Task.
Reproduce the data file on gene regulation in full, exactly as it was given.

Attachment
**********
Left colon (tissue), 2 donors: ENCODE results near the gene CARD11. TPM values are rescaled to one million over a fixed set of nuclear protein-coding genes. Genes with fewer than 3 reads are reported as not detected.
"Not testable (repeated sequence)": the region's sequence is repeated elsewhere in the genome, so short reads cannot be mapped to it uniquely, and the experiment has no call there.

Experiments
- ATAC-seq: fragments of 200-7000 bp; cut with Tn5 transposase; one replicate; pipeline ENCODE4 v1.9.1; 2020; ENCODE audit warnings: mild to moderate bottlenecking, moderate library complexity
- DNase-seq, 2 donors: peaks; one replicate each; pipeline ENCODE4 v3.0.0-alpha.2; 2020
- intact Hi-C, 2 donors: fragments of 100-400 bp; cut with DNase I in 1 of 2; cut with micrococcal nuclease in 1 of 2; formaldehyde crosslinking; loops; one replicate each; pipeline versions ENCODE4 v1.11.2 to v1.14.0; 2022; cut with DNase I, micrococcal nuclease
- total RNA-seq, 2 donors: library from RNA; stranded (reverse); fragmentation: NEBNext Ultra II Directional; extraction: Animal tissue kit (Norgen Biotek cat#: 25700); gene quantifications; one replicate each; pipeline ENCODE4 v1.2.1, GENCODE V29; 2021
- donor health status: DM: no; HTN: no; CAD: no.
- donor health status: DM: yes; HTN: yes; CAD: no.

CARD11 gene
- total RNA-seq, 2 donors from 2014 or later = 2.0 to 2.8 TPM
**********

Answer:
Left colon (tissue), 2 donors: ENCODE results near the gene CARD11. TPM values are rescaled to one million over a fixed set of nuclear protein-coding genes. Genes with fewer than 3 reads are reported as not detected.
"Not testable (repeated sequence)": the region's sequence is repeated elsewhere in the genome, so short reads cannot be mapped to it uniquely, and the experiment has no call there.

Experiments
- ATAC-seq: fragments of 200-7000 bp; cut with Tn5 transposase; one replicate; pipeline ENCODE4 v1.9.1; 2020; ENCODE audit warnings: mild to moderate bottlenecking, moderate library complexity
- DNase-seq, 2 donors: peaks; one replicate each; pipeline ENCODE4 v3.0.0-alpha.2; 2020
- intact Hi-C, 2 donors: fragments of 100-400 bp; cut with DNase I in 1 of 2; cut with micrococcal nuclease in 1 of 2; formaldehyde crosslinking; loops; one replicate each; pipeline versions ENCODE4 v1.11.2 to v1.14.0; 2022; cut with DNase I, micrococcal nuclease
- total RNA-seq, 2 donors: library from RNA; stranded (reverse); fragmentation: NEBNext Ultra II Directional; extraction: Animal tissue kit (Norgen Biotek cat#: 25700); gene quantifications; one replicate each; pipeline ENCODE4 v1.2.1, GENCODE V29; 2021
- donor health status: DM: no; HTN: no; CAD: no.
- donor health status: DM: yes; HTN: yes; CAD: no.

CARD11 gene
- total RNA-seq, 2 donors from 2014 or later = 2.0 to 2.8 TPM